Accumulation of the biomarker p-syn in the skin distinguishes patients with Parkinson’s disease from patients with symptoms of parkinsonism due to other neurodegenerative disorders, report scientists in a novel study published in the Journal of Parkinson’s Disease
The main parkinsonian symptoms are shared with other synucleinopathies, as well as with atypical parkinsonism, including progressive supranuclear palsy (PSP) and corticobasal syndrome (CBS), both of which are due to the accumulation of another protein, tau. Despite the clinical overlap with PD, PSP is characterized by 4-repeat tau deposits, mainly in the basal ganglia, brainstem, and cerebellum, and CBS is a clinical syndrome with a heterogeneous underlying neuropathology, represented mainly by tauopathies but also by synucleinopathies.
“Research in PD and other neurodegenerative disorders is to find treatments able to halt and ideally prevent the accumulation the pathological proteins responsible for the different disorders. Our lab, led by Prof. Rocco Liguori and Dr. Vincenzo Donadio, has spent the last decade looking for reliable biomarkers of PD and related disorders to achieve an accurate and early diagnosis,” explained corresponding author Maria Pia Giannoccaro, PhD, Department of Biomedical and Neuromotor Sciences, University of Bologna and IRCCS Istituto delle Scienze Neurologiche di Bologna, Bologna, Italy.
“This research sprang from the same effort. Our aim was to see if we could distinguish PD from two potential mimics, PSP and CBS, and to explore the potential for using this approach to support clinical diagnosis,” Dr. Giannoccaro continued.
Investigators recruited 26 patients with PD, 26 patients with either PSP (18) or CBS (8), and 26 healthy individuals from May 2014 to April 2017. All individuals underwent skin biopsy in three sites, the leg, the thigh, and the cervical area, to study p-syn deposits in skin nerves. They found that all except two of the PSP/CBS patients had no skin p-syn deposits, as well as all the healthy individuals. Conversely, all PD patients showed p-syn deposition.
The investigators were surprised by the finding that two patients diagnosed with PSP and CBS, respectively, had p-syn skin deposits. One possibility is that these two patients were misdiagnosed, however, the diagnosis was confirmed by clinical and MRI findings. Another intriguing possibility is that some patients have a mixed pathology with multiple neurodegenerative disorders occurring at the same time. Both patients had some atypical features more typical of PD that could suggest an atypical synucleinopathy presentation.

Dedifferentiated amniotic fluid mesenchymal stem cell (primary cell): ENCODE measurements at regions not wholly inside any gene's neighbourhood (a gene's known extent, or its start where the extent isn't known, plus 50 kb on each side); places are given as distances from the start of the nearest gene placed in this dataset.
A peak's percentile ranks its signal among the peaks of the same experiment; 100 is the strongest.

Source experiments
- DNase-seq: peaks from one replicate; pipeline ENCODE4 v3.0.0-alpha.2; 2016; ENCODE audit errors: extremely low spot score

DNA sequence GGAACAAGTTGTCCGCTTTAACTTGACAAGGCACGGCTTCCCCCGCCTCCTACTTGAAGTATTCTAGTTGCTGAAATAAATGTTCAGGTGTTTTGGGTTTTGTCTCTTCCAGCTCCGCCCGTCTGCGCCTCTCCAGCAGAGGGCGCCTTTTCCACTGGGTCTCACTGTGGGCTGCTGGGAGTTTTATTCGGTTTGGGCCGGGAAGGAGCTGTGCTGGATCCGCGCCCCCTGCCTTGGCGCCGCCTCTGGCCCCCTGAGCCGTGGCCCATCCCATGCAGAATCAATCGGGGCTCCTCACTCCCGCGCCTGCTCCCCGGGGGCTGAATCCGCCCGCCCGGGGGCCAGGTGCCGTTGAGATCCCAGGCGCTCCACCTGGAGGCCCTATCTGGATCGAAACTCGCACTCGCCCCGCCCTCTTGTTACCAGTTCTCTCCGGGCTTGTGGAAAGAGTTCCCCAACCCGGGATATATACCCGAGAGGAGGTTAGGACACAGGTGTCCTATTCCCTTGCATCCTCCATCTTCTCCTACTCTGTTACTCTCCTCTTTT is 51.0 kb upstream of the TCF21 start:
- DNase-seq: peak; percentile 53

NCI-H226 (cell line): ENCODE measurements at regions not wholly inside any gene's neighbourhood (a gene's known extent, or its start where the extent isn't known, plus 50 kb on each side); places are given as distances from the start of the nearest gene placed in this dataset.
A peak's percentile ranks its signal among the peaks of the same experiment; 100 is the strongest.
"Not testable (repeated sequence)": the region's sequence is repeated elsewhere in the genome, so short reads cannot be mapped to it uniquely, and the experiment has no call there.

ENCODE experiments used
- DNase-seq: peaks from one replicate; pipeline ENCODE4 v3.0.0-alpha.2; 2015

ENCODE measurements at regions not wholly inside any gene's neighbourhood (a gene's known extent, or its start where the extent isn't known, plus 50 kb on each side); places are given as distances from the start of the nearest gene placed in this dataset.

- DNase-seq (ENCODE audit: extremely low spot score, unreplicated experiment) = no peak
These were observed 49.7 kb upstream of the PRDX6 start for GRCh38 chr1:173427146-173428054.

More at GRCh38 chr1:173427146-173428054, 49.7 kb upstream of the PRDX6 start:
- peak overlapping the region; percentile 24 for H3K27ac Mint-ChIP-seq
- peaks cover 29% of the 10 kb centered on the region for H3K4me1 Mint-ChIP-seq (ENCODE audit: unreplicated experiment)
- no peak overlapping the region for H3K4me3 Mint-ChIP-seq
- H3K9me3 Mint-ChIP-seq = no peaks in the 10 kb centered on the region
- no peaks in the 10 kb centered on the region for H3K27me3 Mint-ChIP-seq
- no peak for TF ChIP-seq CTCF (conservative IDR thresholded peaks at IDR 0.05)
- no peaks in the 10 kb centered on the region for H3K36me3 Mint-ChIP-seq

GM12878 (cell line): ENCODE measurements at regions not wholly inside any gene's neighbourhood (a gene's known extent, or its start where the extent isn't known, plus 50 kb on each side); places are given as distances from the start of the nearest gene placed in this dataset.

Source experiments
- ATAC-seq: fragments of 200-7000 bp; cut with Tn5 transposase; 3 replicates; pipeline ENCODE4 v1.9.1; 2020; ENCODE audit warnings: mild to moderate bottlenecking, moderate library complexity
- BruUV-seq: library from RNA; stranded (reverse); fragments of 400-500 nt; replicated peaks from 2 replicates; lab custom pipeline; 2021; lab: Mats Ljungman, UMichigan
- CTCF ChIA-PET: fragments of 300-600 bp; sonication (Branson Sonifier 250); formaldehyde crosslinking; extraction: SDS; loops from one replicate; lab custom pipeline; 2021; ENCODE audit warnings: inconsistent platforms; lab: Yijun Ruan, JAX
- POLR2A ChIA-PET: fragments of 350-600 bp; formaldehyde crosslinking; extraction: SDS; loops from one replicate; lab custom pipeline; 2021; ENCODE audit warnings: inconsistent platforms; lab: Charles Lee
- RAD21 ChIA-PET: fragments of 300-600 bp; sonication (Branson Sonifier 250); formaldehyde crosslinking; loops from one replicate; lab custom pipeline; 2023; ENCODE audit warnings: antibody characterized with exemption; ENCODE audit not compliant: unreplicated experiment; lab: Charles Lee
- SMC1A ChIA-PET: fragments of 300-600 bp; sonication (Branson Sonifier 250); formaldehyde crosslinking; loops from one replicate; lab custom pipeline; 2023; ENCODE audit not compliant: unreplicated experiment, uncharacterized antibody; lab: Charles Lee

“To our knowledge this is the largest study comparing in vivo the peripheral deposition of misfolded alpha-synuclein in PD and PSP/CBS cases,” commented Dr. Giannoccaro. “We showed that the presence of skin p-syn deposits accurately distinguishes patients with PD from those with atypical parkinsonism. Early differentiation and accurate in vivo diagnosis are important for adequate clinical management and patient care since the treatment and prognosis of PD, PSP and CBS are different.
The investigators recommend further studies including larger samples of patients to confirm these results. Moreover, in the near future, it could be relevant for the recruitment of patients in clinical trials of potential disease-modifying therapies.
PD is a slowly progressive disorder that affects movement, muscle control, and balance. It is the second most common age-related neurodegenerative disorder affecting about 3% of the population by the age of 65 and up to 5% of individuals over 85 years of age.
NOTES FOR EDITORS
Full open access study: “Presence of Skin α-Synuclein Deposits Discriminates Parkinson’s Disease from Progressive Supranuclear Palsy and Corticobasal Syndrome” by Maria Pia Giannoccaro, Patrizia Avoni, Giovanni Rizzo, Alex Incensi, Rossella Infante, Vincenzo Donadio, and Rocco Liguori (DOI: 10.3233/JPD-212904) published in the Journal of Parkinson’s Disease, Volume 12, Issue 2 by IOS Press. The open access article is available online at: content.iospress.com/articles/journal-of-parkinsons-disease/jpd212904.
For additional information, contact Diana Murray, IOS Press (+1 718-640-5678 or firstname.lastname@example.org). Journalists wishing to interview the study’s authors should contact Vincenzo Donadio (email@example.com).
About the Journal of Parkinson’s Disease
The Journal of Parkinson’s Disease (JPD) is dedicated to providing an open forum for original research in basic science, translational research and clinical medicine that will expedite our fundamental understanding and improve treatment of Parkinson’s disease. The journal is international and multidisciplinary and aims to promote progress in the epidemiology, etiology, genetics, molecular correlates, pathogenesis, pharmacology, psychology, diagnosis, and treatment of Parkinson’s disease. It publishes research reports, reviews, short communications, and letters-to-the-editor and offers very rapid publication and an affordable open access option. JPD has a 2020 Journal Impact Factor of 5.568 according to Journal Citation Reports (Clarivate, 2021) and is published by IOS Press. journalofparkinsonsdisease.com
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